Fortunately, uncharted territory is just as navigable as a clearer path if we gather resources and develop the principles, practices and approaches we need to engage uncertainty with curiosity, confidence and humility. This involves shifting from a traditional navigator mindset (‘GPS, tell me where to go!’) to a wayfinding mindset.

Wayfinders mindset

The wayfinders mindset is rooted in rigorous self-awareness and a curiosity about what is possible in new terrain. I offer the following prompts as a place to begin. Not so much a set of steps, but more a stepping off point that I hope will prompt enquiry, exploration and learning in the face of an unknown future.

1. Stop: you are entering liminal space

You’ve spent the past 22+ years studying, preparing and having your life reset every quarter, semester or trimester for as long as you remember. This rhythm of life and the prescribed routines surrounding them (registering for classes, studying, preparing for exams) are now over. You are no longer a student, which is a huge identity shift. You no longer have the prescribed timelines and approaches that were created by your university.
Making the shift to a new identity and a new direction is not something that always happens intuitively at points of transition. This sort of disjunction can be unsettling and lead to incendiary emotions. Pausing to acknowledge the change and give it consideration prompts us to shift from a mindset that views the future as a problem to solve to a mindset of discovery. Doing so can help temper the threat we sometimes feel when we’re not sure what to do next and help us to embrace uncertain transitions as invitations to learning. This makes it easier to approach change with dispassionate curiosity rather than fear-based reactions.

2. Ask: what is the new terrain I am entering?

Once we’ve paused and set an intention to engage transition with dispassionate curiosity, we can reflect on who we’ve become and the particulars of the current state of the world we’re entering. You are not the same person you were when you entered university. Who have you become? Are the aspirations you had when you started the same as they were then? What are you clear about? Where is your sense of who you are and what you want murky?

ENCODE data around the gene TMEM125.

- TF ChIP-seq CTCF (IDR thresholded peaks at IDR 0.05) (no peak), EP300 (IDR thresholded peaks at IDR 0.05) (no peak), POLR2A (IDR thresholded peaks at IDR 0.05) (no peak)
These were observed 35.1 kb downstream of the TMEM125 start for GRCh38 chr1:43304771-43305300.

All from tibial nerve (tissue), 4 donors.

No judgement here, just enquiry and taking a clear-minded inventory of who we are, where we are and what is possible. Once we have a sense of ourselves, we can do the same for the state of the world we’re entering. It is not the same as it was when you entered university. Making time to get the lay of the land can help spark ideas about what comes next.

3. Ask: what resources do I need to navigate this new terrain?

Open an enquiry into what resources you have or don’t have. What strengths do you see in yourself as you enter this transition? Where do you have gaps and holes? How might you connect to the emotional, physical, material and social resources you need to amplify your strengths and reinforce areas where you feel less prepared?
Gathering the right resources to enter the uncharted territory of your life, post-graduation, is as important as gathering resources for a backwoods hike.

4. Ask: what do you hope for as I enter this new terrain?

What are your aspirations? Have they changed since you entered university? Are you still not sure? Acknowledge that having a clear sense of what’s next is sometimes available and that, at other times, we are exploring. Neither is better or worse than the other, but each invites a different wayfinding approach.

5. Explore: how do I find my way in this new terrain?

Wayfinding is an art – and a science. Entering into the transition from Business School to career with the open-minded creativity of an artist and a scientist’s structured willingness to experiment, learn and build on learning can provide a framework for engaging in uncertainty as an adventure in learning, doing and exploring rather than finding the ‘right’ answer to living a good life. This is a critical orientation for entering this next stage of your life – and every uncertain transition you face in the future.